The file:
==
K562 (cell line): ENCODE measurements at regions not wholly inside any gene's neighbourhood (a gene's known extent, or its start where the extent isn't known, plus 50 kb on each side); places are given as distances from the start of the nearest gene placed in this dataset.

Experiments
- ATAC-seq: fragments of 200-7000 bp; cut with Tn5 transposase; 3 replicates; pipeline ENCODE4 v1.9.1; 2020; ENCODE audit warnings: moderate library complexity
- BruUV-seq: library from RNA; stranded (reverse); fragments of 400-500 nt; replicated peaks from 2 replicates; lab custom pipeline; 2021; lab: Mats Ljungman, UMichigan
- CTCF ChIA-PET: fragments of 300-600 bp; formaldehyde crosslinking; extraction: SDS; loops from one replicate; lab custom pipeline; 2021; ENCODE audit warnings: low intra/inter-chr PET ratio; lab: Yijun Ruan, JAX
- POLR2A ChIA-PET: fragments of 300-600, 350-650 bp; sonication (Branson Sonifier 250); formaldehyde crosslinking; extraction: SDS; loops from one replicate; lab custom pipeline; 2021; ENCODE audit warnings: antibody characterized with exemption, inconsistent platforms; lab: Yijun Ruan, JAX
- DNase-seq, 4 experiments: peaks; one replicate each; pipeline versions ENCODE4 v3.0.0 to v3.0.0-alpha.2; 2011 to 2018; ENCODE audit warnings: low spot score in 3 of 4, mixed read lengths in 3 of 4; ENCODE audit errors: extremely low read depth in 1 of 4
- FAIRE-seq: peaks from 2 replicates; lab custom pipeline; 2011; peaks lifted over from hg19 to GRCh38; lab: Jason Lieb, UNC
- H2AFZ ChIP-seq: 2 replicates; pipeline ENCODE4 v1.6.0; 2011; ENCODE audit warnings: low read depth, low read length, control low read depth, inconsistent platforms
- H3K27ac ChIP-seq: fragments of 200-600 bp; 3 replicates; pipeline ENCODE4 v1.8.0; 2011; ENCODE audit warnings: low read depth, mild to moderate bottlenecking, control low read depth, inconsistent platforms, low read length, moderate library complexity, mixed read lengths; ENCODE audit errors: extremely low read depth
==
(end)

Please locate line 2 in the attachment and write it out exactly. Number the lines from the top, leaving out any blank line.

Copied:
Experiments